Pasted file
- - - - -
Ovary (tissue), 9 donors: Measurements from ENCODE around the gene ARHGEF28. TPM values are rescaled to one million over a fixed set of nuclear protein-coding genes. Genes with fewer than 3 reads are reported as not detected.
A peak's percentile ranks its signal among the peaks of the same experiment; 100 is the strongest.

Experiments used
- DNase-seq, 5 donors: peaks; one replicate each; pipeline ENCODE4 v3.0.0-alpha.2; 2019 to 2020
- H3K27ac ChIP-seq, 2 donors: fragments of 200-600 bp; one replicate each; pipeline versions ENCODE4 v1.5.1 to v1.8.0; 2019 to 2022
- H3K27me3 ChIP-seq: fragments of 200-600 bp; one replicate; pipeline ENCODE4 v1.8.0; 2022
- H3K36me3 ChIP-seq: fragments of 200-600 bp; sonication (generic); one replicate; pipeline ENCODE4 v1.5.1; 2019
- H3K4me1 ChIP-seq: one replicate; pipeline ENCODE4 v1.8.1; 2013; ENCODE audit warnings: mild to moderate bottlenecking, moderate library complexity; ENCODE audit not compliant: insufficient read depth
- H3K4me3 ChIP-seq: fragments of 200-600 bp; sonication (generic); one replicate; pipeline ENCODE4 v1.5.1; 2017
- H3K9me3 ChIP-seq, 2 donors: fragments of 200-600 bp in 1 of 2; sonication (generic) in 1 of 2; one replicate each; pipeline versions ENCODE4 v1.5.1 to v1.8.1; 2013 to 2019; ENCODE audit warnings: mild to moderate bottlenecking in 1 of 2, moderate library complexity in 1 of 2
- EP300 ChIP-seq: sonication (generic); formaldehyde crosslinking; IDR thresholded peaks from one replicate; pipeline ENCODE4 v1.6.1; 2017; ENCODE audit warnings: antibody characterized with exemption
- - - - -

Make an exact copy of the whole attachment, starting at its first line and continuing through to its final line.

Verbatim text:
Ovary (tissue), 9 donors: Measurements from ENCODE around the gene ARHGEF28. TPM values are rescaled to one million over a fixed set of nuclear protein-coding genes. Genes with fewer than 3 reads are reported as not detected.
A peak's percentile ranks its signal among the peaks of the same experiment; 100 is the strongest.

Experiments used
- DNase-seq, 5 donors: peaks; one replicate each; pipeline ENCODE4 v3.0.0-alpha.2; 2019 to 2020
- H3K27ac ChIP-seq, 2 donors: fragments of 200-600 bp; one replicate each; pipeline versions ENCODE4 v1.5.1 to v1.8.0; 2019 to 2022
- H3K27me3 ChIP-seq: fragments of 200-600 bp; one replicate; pipeline ENCODE4 v1.8.0; 2022
- H3K36me3 ChIP-seq: fragments of 200-600 bp; sonication (generic); one replicate; pipeline ENCODE4 v1.5.1; 2019
- H3K4me1 ChIP-seq: one replicate; pipeline ENCODE4 v1.8.1; 2013; ENCODE audit warnings: mild to moderate bottlenecking, moderate library complexity; ENCODE audit not compliant: insufficient read depth
- H3K4me3 ChIP-seq: fragments of 200-600 bp; sonication (generic); one replicate; pipeline ENCODE4 v1.5.1; 2017
- H3K9me3 ChIP-seq, 2 donors: fragments of 200-600 bp in 1 of 2; sonication (generic) in 1 of 2; one replicate each; pipeline versions ENCODE4 v1.5.1 to v1.8.1; 2013 to 2019; ENCODE audit warnings: mild to moderate bottlenecking in 1 of 2, moderate library complexity in 1 of 2
- EP300 ChIP-seq: sonication (generic); formaldehyde crosslinking; IDR thresholded peaks from one replicate; pipeline ENCODE4 v1.6.1; 2017; ENCODE audit warnings: antibody characterized with exemption